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NATIONAL BUREAU OF ECONOMIC RESEARCH
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Did California's Shelter-in-Place Order Work? Early Coronavirus-Related Public Health Effects

Andrew I. Friedson, Drew McNichols, Joseph J. Sabia, Dhaval Dave

NBER Working Paper No. 26992
Issued in April 2020, Revised in April 2020
NBER Program(s):Economics of Aging, Children, Development Economics, Health Care, Health Economics, Law and Economics, Labor Studies, Public Economics

On March 19, 2020, California Governor Gavin Newsom issued Executive Order N-33-20 2020, which required all residents of the state of California to shelter in place for all but essential activities such as grocery shopping, retrieving prescriptions from a pharmacy, or caring for relatives. This shelter-in-place order (SIPO), the first such statewide order issued in the United States, was designed to reduce COVID-19 cases and mortality. While the White House Task Force on the Coronavirus has credited the State of California for taking early action to prevent a statewide COVID-19 outbreak, no study has examined its impact. This study is the first to estimate the effect of SIPO adoption on health. Using daily state-level coronavirus data and a synthetic control research design, we find that California’s statewide SIPO reduced COVID-19 cases by 125.5 to 219.7 per 100,000 population by April 20, one month following the order. We further find that California’s SIPO led to as many as 1,661 fewer COVID-19 deaths during this period. Back-of-the-envelope calculations suggest that there were about 400 job losses per life saved during this short-run post-treatment period.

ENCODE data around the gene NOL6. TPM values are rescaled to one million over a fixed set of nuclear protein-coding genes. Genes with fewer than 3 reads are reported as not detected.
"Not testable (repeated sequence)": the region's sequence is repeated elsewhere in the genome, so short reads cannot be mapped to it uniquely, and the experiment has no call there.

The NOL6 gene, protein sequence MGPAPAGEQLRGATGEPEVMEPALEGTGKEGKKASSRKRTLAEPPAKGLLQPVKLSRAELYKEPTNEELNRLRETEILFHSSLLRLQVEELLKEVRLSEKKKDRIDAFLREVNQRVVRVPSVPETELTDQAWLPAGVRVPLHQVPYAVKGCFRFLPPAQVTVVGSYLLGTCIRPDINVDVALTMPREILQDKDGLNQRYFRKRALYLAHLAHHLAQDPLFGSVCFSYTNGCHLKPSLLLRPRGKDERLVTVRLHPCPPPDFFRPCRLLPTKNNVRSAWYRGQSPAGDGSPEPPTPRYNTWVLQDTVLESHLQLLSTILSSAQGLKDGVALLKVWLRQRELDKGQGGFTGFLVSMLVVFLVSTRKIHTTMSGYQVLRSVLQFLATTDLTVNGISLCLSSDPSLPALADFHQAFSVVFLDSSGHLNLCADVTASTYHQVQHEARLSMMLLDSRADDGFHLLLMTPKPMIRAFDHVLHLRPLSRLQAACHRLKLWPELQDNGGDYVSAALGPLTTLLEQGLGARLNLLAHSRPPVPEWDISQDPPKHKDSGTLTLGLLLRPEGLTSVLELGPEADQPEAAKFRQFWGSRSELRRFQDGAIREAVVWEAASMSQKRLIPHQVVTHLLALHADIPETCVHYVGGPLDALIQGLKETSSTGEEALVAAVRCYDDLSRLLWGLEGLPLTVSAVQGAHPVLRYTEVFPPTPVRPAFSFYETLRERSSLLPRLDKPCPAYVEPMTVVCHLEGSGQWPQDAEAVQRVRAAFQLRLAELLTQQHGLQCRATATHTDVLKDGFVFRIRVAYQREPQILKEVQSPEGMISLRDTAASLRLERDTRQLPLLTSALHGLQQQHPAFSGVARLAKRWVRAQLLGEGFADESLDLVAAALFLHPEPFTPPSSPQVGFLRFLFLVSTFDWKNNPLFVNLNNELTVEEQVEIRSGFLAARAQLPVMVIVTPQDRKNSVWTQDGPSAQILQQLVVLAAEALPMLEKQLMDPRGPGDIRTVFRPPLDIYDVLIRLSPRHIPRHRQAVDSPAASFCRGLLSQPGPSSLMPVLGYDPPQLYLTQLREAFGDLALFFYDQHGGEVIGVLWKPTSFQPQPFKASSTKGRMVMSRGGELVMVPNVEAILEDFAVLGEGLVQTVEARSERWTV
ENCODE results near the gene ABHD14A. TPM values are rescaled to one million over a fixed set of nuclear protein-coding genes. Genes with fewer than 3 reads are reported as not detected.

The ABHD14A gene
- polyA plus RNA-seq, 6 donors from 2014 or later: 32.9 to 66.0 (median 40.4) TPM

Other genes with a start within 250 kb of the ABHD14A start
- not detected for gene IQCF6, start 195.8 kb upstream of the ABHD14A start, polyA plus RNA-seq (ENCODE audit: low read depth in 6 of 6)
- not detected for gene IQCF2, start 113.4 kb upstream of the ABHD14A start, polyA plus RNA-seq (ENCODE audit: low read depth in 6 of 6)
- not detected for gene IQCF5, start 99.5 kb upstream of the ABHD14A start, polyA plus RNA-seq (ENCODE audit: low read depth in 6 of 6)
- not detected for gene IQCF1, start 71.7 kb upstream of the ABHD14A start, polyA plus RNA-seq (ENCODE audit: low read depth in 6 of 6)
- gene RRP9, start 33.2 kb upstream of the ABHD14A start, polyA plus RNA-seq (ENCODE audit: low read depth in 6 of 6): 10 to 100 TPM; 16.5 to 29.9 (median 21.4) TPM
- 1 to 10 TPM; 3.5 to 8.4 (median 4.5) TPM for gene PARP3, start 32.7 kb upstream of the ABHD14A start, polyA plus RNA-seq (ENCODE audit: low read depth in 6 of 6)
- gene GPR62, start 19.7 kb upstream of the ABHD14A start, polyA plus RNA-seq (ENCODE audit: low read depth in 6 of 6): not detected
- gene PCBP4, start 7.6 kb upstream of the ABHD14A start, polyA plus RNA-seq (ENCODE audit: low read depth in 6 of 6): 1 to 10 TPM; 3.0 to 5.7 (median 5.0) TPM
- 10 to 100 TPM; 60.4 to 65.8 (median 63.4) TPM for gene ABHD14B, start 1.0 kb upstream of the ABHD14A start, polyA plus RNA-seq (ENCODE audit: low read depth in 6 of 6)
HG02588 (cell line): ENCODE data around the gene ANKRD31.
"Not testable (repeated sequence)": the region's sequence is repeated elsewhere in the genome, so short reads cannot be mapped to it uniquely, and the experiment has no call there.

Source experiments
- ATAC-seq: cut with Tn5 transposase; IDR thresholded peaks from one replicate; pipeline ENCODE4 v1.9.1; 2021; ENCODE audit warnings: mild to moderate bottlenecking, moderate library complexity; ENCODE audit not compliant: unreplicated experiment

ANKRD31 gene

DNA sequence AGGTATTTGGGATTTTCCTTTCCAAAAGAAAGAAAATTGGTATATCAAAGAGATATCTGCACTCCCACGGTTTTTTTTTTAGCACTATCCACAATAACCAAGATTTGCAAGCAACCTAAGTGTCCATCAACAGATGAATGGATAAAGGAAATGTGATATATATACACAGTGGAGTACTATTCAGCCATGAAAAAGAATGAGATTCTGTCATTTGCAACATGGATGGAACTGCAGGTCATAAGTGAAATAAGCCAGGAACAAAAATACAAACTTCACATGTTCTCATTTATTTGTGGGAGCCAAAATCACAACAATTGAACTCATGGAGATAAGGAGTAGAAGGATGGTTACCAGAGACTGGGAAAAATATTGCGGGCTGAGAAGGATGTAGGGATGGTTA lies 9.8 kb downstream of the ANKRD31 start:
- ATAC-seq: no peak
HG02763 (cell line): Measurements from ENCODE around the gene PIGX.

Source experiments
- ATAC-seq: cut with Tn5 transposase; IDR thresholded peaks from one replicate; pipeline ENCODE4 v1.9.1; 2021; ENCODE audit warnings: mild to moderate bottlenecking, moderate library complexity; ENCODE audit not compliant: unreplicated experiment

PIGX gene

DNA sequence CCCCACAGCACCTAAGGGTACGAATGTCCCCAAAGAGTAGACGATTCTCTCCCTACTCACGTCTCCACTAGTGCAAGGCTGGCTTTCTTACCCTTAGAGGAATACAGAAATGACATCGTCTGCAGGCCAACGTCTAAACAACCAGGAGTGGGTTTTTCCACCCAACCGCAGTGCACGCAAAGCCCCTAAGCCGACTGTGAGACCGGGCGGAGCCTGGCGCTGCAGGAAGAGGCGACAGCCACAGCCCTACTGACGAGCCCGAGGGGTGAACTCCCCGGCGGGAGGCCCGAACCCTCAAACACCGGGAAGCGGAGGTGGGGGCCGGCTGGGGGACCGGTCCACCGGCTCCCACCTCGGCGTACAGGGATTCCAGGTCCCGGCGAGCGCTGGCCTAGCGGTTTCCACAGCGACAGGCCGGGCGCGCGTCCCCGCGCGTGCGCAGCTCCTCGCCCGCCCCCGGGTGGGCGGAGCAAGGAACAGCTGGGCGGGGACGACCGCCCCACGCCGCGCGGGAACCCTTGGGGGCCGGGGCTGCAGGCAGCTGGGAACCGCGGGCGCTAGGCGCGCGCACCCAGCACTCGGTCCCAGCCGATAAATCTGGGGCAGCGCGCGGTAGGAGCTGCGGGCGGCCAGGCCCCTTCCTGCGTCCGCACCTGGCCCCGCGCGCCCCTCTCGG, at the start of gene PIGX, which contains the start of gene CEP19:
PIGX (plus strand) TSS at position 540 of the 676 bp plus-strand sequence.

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Document Object Identifier (DOI): 10.3386/w26992

 
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